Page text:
England are generally impatient with promising young players. They bring them in, everyone who can voice an opinion takes it in turns to daub them in excrement and then it takes six years for the smell to wear off.
Let’s make a comparison. Sajid Mahmood and Mitchell Johnson were born within a couple of months of each other. Both were branded ‘once in a generation’ bowlers early in their career.
Sajid Mahmood was hastily picked for England, played a few matches and got his various slower balls carted to all parts. He played eight Tests, three on an Ashes tour and played his last Test in January 2007.
In contrast, Mitchell Johnson made his debut in November 2007 and has lasted the course.
Now we know what you’re going to say. You’re going to say that Mahmood’s whiff of excrement is from his bowling, while Mitchell Johnson is moulded out of solid magic by the hands of God.
That might be a little extreme and it might also have a little truth in it, but that’s not the point we’re making.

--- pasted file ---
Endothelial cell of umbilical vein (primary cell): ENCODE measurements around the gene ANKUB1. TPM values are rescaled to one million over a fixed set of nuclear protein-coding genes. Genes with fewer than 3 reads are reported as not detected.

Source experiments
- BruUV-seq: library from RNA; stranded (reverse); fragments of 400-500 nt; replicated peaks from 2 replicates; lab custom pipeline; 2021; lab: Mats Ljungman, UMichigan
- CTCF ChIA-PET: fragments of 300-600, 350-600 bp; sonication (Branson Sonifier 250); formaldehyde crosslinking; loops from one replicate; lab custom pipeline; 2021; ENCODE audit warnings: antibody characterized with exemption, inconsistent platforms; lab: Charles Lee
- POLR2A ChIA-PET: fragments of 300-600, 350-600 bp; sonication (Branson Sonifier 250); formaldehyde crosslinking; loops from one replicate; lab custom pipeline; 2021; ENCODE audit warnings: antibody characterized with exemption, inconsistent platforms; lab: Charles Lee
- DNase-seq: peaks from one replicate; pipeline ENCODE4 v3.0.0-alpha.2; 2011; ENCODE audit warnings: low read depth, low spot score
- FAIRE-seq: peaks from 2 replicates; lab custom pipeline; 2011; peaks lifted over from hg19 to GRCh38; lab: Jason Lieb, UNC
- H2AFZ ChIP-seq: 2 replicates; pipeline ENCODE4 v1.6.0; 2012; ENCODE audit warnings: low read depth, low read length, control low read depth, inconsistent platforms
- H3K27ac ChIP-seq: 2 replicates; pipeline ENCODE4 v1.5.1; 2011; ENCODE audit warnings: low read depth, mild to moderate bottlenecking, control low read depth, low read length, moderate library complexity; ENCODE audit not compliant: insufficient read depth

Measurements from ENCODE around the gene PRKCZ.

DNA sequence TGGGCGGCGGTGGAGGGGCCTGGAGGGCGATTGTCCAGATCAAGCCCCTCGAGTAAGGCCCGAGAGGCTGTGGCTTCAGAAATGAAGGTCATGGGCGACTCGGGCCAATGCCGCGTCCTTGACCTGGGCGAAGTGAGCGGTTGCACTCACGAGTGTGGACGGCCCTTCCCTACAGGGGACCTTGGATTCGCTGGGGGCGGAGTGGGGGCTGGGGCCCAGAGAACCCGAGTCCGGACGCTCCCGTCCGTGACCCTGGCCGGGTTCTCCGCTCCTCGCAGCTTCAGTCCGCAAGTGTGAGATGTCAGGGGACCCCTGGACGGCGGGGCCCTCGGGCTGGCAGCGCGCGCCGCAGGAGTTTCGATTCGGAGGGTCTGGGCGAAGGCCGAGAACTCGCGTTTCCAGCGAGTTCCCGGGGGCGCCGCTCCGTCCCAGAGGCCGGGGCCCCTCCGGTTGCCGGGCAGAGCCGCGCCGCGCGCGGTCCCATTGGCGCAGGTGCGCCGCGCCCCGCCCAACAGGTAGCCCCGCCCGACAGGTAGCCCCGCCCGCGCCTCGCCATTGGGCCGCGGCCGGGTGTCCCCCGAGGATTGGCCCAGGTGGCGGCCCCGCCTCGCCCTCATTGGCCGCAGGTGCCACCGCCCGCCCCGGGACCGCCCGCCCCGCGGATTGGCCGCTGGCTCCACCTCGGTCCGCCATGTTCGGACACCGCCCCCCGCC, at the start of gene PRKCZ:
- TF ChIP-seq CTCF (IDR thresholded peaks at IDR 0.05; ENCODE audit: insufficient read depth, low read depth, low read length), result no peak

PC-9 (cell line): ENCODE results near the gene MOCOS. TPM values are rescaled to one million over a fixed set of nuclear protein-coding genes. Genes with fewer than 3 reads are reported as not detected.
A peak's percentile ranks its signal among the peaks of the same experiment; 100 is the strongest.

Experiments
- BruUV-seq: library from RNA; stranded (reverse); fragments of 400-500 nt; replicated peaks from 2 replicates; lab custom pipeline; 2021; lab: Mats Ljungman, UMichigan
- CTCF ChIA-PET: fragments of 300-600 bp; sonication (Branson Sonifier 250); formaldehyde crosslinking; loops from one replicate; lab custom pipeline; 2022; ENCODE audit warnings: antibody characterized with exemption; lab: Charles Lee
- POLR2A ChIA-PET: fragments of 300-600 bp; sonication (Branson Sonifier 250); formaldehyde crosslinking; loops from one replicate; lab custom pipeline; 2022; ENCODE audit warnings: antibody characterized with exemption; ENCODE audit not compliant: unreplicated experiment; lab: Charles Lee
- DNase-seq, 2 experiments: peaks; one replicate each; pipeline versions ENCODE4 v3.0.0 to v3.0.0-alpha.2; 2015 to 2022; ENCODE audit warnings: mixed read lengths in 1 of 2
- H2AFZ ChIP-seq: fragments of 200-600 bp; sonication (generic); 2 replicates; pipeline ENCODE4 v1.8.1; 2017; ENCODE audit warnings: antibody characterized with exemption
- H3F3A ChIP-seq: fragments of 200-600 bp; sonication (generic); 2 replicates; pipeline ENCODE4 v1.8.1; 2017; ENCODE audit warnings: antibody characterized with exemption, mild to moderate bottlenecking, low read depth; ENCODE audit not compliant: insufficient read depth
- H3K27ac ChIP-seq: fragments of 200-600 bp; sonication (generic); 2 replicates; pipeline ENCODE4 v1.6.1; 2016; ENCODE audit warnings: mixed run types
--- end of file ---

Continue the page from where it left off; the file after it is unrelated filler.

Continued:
Our point is that Mahmood is currently among the most promising English fast bowlers around. He’s got all the attributes he always had (pace, bounce, swing, reverse swing) and might now have learnt when to use those skills – but he’s tainted. He’s tarnished by his previous, premature stab at international cricket.
The very name ‘Sajid Mahmood’ is a kind of cricketing shorthand meaning ‘the wheels have come off during a one-day international’. It’s unfair.
What would have happened to Mitchell Johnson had he been English? Australian readers might want to be particularly hilarious at this point.